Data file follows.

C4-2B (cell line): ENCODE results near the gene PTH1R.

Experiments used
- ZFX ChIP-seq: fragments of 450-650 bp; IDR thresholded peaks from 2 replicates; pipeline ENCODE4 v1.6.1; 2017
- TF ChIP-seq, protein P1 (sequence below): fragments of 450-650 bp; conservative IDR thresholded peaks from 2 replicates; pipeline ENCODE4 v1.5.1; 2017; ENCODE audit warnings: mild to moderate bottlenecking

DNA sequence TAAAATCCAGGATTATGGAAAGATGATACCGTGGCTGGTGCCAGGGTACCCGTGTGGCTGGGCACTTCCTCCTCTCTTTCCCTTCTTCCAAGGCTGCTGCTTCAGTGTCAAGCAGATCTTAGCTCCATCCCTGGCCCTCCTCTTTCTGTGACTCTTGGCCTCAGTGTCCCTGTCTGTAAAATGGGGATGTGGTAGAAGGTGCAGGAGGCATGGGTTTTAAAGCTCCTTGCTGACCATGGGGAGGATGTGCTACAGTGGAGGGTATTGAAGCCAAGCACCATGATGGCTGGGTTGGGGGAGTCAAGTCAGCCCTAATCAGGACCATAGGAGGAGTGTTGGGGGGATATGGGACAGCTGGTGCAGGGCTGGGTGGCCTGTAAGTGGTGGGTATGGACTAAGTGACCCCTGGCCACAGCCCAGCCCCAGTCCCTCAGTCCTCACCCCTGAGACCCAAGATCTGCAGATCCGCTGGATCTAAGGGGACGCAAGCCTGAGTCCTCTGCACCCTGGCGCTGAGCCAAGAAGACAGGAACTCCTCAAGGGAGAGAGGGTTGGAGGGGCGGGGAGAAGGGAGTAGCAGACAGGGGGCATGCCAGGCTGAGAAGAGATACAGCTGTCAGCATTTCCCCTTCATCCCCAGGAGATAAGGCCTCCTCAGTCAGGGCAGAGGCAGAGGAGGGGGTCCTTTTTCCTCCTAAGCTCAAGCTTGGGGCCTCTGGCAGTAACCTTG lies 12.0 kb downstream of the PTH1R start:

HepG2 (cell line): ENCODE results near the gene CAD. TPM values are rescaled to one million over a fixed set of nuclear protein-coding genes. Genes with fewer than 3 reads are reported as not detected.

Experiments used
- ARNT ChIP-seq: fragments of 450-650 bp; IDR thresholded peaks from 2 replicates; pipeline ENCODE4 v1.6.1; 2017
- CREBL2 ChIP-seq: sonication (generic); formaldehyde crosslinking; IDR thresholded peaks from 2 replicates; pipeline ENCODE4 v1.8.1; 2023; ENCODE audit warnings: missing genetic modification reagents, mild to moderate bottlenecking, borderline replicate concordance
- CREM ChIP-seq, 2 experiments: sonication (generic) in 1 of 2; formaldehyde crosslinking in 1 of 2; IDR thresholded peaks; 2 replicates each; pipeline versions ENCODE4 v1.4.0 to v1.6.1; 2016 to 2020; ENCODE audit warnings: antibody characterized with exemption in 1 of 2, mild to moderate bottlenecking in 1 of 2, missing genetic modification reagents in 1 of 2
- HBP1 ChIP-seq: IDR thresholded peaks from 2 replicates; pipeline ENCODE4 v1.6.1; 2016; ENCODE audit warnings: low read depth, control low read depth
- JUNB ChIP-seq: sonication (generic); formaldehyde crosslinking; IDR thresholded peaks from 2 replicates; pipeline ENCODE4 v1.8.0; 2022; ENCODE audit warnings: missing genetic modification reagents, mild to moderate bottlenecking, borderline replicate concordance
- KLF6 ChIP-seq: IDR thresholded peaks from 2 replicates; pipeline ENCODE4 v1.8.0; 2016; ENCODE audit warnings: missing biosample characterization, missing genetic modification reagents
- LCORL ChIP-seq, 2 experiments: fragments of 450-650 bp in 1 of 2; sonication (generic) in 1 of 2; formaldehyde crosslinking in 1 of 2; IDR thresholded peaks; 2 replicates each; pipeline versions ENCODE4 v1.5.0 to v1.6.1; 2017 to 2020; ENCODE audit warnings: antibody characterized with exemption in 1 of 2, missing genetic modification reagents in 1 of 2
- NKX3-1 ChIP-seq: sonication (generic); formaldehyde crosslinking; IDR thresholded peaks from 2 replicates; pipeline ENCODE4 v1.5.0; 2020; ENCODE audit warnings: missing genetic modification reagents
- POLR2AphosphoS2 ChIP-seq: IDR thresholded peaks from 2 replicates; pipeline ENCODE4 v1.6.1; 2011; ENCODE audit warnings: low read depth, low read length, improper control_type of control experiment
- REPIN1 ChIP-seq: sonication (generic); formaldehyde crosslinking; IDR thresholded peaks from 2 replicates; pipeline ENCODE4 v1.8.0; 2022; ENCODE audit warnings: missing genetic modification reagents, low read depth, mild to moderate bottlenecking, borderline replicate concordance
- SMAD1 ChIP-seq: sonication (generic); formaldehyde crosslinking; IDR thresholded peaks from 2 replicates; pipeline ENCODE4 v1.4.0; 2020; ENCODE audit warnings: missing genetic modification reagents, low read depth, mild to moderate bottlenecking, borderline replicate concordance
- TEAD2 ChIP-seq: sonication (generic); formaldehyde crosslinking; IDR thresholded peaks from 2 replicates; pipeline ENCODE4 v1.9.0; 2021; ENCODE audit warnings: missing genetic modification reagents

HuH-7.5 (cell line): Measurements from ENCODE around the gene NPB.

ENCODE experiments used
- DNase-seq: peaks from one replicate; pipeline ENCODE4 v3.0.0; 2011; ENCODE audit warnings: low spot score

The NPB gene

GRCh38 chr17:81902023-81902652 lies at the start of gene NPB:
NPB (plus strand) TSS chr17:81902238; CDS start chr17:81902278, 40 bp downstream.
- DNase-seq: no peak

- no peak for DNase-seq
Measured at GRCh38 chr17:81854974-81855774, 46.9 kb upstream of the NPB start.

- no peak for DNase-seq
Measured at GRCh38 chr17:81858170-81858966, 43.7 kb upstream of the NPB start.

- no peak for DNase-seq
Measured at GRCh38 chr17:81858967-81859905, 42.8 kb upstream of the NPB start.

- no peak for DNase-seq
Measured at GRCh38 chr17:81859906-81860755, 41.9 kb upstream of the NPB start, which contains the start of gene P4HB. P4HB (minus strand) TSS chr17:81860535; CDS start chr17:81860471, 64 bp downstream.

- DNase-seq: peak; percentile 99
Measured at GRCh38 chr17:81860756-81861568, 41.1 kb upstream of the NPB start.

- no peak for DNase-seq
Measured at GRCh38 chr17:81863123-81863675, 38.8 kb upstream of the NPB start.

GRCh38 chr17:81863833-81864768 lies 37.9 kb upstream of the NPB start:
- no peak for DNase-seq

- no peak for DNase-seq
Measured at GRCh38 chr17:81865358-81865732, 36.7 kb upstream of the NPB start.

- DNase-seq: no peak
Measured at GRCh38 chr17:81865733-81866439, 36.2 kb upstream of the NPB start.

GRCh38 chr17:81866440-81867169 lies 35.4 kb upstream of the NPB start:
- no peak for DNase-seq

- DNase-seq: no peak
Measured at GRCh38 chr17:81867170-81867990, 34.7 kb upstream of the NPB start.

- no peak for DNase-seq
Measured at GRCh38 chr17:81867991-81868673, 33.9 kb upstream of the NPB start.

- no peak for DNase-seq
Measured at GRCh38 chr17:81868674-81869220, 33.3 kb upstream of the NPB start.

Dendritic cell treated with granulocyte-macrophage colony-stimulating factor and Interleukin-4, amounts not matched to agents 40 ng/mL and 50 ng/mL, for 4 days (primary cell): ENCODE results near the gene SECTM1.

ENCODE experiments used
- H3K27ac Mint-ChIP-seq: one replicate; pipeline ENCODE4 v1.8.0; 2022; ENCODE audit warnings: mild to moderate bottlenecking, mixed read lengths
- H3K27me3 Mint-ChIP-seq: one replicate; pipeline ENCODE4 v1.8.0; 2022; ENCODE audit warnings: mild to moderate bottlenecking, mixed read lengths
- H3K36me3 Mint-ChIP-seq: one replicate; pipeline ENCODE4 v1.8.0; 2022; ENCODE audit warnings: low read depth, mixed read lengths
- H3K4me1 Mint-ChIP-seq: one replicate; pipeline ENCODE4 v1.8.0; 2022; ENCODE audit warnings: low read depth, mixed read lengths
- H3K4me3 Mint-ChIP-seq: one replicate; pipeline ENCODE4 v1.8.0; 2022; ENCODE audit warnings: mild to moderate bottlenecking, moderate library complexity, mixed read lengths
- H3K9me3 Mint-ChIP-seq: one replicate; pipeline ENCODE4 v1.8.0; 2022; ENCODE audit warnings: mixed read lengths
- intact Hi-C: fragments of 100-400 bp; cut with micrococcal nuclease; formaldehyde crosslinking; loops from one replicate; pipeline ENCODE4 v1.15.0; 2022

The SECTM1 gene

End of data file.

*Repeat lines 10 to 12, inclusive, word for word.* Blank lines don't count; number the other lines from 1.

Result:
- CREM ChIP-seq, 2 experiments: sonication (generic) in 1 of 2; formaldehyde crosslinking in 1 of 2; IDR thresholded peaks; 2 replicates each; pipeline versions ENCODE4 v1.4.0 to v1.6.1; 2016 to 2020; ENCODE audit warnings: antibody characterized with exemption in 1 of 2, mild to moderate bottlenecking in 1 of 2, missing genetic modification reagents in 1 of 2
- HBP1 ChIP-seq: IDR thresholded peaks from 2 replicates; pipeline ENCODE4 v1.6.1; 2016; ENCODE audit warnings: low read depth, control low read depth
- JUNB ChIP-seq: sonication (generic); formaldehyde crosslinking; IDR thresholded peaks from 2 replicates; pipeline ENCODE4 v1.8.0; 2022; ENCODE audit warnings: missing genetic modification reagents, mild to moderate bottlenecking, borderline replicate concordance